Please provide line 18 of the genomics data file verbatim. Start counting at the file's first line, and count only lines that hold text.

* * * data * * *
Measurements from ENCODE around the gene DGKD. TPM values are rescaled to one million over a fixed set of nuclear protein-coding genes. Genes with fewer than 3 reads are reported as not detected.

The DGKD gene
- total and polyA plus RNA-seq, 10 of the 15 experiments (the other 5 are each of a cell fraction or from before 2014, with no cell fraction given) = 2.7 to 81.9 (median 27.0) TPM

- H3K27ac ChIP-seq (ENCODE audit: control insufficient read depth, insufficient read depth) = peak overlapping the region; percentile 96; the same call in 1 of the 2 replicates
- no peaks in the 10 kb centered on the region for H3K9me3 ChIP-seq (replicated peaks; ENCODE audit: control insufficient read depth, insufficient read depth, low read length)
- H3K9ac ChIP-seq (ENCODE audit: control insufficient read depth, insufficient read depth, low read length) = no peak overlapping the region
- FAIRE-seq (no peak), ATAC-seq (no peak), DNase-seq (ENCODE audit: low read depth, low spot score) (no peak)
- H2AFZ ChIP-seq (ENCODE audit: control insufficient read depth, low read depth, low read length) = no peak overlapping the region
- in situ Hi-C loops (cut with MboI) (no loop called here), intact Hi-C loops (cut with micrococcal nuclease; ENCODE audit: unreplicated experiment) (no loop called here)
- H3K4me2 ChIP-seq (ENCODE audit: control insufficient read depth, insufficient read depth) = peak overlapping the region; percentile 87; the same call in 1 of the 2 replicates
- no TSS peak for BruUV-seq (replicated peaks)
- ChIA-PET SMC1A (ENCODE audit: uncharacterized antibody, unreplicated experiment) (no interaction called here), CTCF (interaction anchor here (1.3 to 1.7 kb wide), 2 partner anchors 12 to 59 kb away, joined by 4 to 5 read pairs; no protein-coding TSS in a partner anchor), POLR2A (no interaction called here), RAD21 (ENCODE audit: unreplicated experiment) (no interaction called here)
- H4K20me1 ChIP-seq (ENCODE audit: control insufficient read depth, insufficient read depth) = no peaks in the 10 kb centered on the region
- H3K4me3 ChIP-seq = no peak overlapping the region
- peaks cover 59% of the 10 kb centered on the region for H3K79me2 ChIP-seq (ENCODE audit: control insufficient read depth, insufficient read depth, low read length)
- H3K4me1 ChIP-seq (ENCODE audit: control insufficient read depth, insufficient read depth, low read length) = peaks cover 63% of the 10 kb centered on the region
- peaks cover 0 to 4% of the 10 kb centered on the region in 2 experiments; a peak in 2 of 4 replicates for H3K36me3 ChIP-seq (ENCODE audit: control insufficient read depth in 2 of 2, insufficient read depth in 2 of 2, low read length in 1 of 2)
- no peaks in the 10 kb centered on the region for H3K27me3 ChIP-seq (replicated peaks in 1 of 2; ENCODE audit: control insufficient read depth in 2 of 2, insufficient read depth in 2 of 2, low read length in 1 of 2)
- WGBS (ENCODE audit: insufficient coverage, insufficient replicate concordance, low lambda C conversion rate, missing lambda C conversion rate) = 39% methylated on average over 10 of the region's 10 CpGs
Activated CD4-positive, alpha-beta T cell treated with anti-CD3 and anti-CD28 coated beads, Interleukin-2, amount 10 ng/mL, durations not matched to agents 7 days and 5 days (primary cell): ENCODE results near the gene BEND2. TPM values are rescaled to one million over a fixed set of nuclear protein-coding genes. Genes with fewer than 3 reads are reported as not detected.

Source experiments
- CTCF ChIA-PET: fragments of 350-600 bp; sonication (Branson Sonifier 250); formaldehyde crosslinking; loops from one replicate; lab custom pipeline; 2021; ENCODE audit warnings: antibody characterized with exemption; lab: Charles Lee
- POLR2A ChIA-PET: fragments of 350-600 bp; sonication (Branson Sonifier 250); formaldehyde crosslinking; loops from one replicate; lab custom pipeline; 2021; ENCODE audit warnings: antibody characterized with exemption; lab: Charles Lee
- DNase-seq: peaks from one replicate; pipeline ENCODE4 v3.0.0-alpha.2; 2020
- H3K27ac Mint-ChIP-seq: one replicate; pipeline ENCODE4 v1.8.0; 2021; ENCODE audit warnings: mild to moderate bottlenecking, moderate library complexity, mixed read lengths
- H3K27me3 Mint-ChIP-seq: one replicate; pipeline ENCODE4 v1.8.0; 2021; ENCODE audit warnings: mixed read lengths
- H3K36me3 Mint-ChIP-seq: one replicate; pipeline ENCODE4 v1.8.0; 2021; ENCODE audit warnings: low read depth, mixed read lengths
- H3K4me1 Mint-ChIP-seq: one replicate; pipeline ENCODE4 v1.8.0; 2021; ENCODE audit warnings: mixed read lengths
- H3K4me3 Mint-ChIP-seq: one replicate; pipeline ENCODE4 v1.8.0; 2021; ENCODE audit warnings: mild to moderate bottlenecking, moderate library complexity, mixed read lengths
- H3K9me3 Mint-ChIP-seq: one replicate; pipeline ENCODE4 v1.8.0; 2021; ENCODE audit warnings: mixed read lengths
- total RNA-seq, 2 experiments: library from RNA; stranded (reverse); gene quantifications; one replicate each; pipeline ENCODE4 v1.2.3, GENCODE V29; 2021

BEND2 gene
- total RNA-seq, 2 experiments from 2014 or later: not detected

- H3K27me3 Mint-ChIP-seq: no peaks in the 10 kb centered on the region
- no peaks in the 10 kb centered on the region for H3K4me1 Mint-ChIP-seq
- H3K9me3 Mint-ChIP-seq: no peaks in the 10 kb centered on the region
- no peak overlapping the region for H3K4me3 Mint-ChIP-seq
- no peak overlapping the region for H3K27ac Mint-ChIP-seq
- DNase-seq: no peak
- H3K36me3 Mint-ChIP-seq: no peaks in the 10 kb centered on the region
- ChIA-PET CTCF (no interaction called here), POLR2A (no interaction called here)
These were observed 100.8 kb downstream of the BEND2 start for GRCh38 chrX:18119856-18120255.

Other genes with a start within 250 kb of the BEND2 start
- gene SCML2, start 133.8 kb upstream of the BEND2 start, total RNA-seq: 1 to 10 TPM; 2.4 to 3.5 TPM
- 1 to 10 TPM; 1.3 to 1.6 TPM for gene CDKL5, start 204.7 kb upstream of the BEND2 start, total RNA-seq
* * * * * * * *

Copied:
- no peaks in the 10 kb centered on the region for H3K27me3 ChIP-seq (replicated peaks in 1 of 2; ENCODE audit: control insufficient read depth in 2 of 2, insufficient read depth in 2 of 2, low read length in 1 of 2)